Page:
“Jesus Christ is the same, yesterday, today, and forever” (Hebrews 13:8).
Christ is changeless.
When the writer of Hebrews says: “Jesus Christ is the same” (Hebrews 13:8), he is ascribing immutability to Christ. This is an attribute of deity. God is changeless, immutable, His nature is not susceptible to variation.
The statement that Christ is the same, alludes to what is said of God in Psalm 102:25–27: “Of old You laid the foundation of the earth, and the heavens are the work of Your hands. They will perish, but You will endure; yes, they will all grow old like a garment; like a cloak You will change them, and they will be changed. But You are the same, and Your years will have no end.”
Psalm 102 is addressed to God. The designation ‘Jehovah’ is used seven times (in verses 1, 12, 15, 16, 18, 19 and 22). God does not change, with the “Father of lights” “there is no variation or shadow of turning” (James 1:16). “For I am the LORD, I do not change” (Malachi 3:6).
Hebrews 13:8 says, “Jesus Christ is the same.” Back in chapter one of Hebrews, Psalm 102 is quoted and applied to Christ (preceded by Psalm 45:6–7).
“But to the Son He says:
‘Your throne, O God, is forever and ever;
A scepter of righteousness is the scepter of Your kingdom.
You have loved righteousness and hated lawlessness;
Therefore God, Your God, has anointed You
With the oil of gladness more than Your companions.’
‘You, Lord, in the beginning laid the foundation of the earth,
And the heavens are the work of Your hands.
They will perish, but You remain;
And they will all grow old like a garment;
Like a cloak You will fold them up,
And they will be changed.
But You are the same,
And Your years will not fail’” (Hebrews 1:8–12).
In chapter one, the immutability of Christ is contrasted with the continually changing universe that will pass away. “They will perish, but You will endure … They will be changed. But You are the same” (Psalm 102:26–27). “Jesus Christ is the same yesterday, today, and forever” (Hebrews 13:8).
Christ is without beginning or end.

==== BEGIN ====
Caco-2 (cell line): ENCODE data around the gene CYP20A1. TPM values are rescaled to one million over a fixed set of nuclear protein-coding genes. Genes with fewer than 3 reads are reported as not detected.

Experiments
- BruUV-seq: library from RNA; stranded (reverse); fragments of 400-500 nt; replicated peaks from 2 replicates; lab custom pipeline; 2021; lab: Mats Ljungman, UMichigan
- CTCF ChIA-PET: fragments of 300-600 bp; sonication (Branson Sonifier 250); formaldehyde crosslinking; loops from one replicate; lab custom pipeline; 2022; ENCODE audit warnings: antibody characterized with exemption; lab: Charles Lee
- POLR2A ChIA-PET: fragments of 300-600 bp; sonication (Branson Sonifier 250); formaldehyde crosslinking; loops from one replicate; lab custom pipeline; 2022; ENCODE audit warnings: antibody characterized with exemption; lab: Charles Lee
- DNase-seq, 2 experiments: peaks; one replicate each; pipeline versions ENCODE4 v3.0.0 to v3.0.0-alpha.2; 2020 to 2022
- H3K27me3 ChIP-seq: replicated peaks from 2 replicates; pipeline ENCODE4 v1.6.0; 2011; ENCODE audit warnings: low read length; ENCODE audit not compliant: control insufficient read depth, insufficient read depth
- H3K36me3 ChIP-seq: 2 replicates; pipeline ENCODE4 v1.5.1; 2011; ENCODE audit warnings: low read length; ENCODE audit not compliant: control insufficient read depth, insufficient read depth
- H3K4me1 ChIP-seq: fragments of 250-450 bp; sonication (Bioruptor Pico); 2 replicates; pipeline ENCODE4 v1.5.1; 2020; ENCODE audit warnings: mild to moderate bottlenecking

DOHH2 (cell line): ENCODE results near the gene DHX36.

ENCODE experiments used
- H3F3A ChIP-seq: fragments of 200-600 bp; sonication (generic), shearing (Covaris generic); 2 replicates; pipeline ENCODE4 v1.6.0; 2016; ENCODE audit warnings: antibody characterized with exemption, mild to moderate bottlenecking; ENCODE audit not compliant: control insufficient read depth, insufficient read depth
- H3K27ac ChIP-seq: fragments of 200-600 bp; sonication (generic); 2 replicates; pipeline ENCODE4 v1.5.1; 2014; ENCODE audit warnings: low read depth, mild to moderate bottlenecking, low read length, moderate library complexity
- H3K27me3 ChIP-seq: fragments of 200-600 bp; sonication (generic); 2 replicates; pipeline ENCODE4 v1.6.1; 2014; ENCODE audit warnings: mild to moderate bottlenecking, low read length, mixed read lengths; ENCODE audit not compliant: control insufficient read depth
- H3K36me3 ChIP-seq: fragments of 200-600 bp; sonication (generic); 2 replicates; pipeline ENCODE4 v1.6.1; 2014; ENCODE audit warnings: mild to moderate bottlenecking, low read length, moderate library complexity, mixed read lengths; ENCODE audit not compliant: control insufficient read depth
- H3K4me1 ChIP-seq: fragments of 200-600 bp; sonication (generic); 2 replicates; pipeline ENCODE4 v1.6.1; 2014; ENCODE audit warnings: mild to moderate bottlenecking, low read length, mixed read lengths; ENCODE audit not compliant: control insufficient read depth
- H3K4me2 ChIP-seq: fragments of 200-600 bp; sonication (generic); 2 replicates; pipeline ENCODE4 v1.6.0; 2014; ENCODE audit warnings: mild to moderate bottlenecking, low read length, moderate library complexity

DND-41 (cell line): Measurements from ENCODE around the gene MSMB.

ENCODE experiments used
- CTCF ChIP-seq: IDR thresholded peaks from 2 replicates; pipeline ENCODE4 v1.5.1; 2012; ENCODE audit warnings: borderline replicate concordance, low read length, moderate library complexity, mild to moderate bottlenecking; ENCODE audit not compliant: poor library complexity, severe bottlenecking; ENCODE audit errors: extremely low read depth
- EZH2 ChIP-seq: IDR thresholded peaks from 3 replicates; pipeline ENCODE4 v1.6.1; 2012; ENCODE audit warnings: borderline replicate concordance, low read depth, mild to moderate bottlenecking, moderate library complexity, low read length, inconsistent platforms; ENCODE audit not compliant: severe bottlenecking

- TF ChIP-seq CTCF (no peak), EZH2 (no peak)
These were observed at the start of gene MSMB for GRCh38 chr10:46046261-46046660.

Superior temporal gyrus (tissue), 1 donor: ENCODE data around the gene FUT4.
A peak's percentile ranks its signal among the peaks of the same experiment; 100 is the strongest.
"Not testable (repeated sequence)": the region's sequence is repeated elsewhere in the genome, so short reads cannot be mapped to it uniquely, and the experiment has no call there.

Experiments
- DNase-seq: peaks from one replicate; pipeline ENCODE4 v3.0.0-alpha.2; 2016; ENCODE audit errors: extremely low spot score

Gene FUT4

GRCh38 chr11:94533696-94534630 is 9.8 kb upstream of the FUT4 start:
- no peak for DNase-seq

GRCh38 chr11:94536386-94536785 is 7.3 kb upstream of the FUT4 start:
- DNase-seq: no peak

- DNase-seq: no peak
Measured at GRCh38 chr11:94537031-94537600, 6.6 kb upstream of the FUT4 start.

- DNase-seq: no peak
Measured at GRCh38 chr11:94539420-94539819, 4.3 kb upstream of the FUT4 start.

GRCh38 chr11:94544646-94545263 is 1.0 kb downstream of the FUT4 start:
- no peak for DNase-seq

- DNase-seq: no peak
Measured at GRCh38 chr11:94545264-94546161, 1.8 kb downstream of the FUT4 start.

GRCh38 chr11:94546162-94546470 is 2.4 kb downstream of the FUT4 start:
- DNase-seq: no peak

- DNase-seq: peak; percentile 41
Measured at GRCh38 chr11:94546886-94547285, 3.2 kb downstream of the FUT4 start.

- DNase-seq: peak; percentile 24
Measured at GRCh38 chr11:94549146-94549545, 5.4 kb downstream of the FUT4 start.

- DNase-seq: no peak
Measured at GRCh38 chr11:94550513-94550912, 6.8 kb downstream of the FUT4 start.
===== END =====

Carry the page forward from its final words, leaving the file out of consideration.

God is self-existent, He always has existed and always shall exist. When the writer of Hebrews says: “Jesus Christ is the same, yesterday, today, and forever” (Hebrews 13:8), he is ascribing eternal, self-existence to Christ.
When God told Moses to rescue His people from Egypt, Moses asked: “When I come to the children of Israel and say to them, ‘The God of your fathers has sent me to you,’ and they say to me, ‘What is His name?’ what shall I say to them? And God said to Moses, ‘I AM WHO I AM.’ And He said, ‘Thus you shall say to the children of Israel, “I AM has sent me to you”’” (Exodus 3:13, 14). The one true God is self-existent. He is ‘I AM’, Infinite Being.
In Israel this became a sacred name for God. The Hebrew word, sometimes transliterated as Jehovah or Jaweh, is called the Tetragrammaton because it consists of four consonants. (The alphabet of ancient Hebrew did not have vowels.) The Tetragrammaton appears more than 6,000 times in the Old Testament.
For the Israelites, this name was so sacred that they would not even pronounce it. Thus, when the Scriptures were read aloud, the Hebrew word for ‘Lord’ was read instead.
Inspired by the Holy Spirit, the New Testament writers used the Greek word for ‘Lord’ to translate the Tetragrammaton when quoting Old Testament passages, except in a few instances where the Greek word for ‘God’ appears.
New Testament writers, in their quotations of Old Testament passages, apply the Holy Name, Jaweh, the Ever-Existing One, to the Son as well as to the Father.
In Isaiah 40:3 we find a prophesy of the work of John the Baptist: “The voice of one crying in the wilderness: ‘Prepare the way of the LORD [Jaweh]; make straight in the desert a highway for our God.’” According to Mark 1:1-4, the LORD for whom John was to prepare the way, is Christ.
Isaiah 8:13–14 says that “the LORD [Jaweh] of Hosts” will be “a stone of stumbling and a rock of offense to both the houses of Israel.” According to Peter, this stone of stumbling is Christ (1 Peter 2:7–8).
In Psalm 102:12–27 we are told that the LORD (Jaweh) will endure forever (v. 12) even though the earth and the heavens will perish (vs. 25, 26). In Hebrews 1:10–12 this passage is quoted and applied to Christ.
Isaiah 44:6 proclaims: “Thus says the LORD [Jaweh], the King of Israel, and his Redeemer, the LORD [Jaweh] of hosts: ‘I am the First and I am the Last; besides Me there is no God.’” In Revelation 1:17 Jesus says: “I am the First and the Last.”
In Psalm 24:10 we read: “Who is this King of glory? The LORD [Jaweh] of hosts, He is the King of glory.” In 1 Corinthians 2:8 and in James 2:1 Christ is called “the Lord of glory.”
In a vision, Isaiah saw “the King, the LORD [Jaweh] of hosts” (Isaiah 6:5). Alluding to this passage, John says in John 12:41 that Isaiah saw the glory of Christ.
In Joel 2:32, after God promised to pour out His Spirit, the promise is also made “that whoever calls on the name of the LORD [Jaweh] shall be saved.” In Romans 10:8–13 this passage is quoted and applied to Christ.
Not only the Father, but also the Son, is Jaweh (the Ever-Existing One). In the light of this we understand why Jesus said to the Jews: “Most assuredly, I say to you, before Abraham was, I AM” (John 8:58). The Jews understood what He meant as well, and tried to kill Him. Both the Father and the Son are ‘I AM’.
“Jesus Christ is the same, yesterday, today, and forever” (Hebrews 13:8). He is changeless and without beginning or end.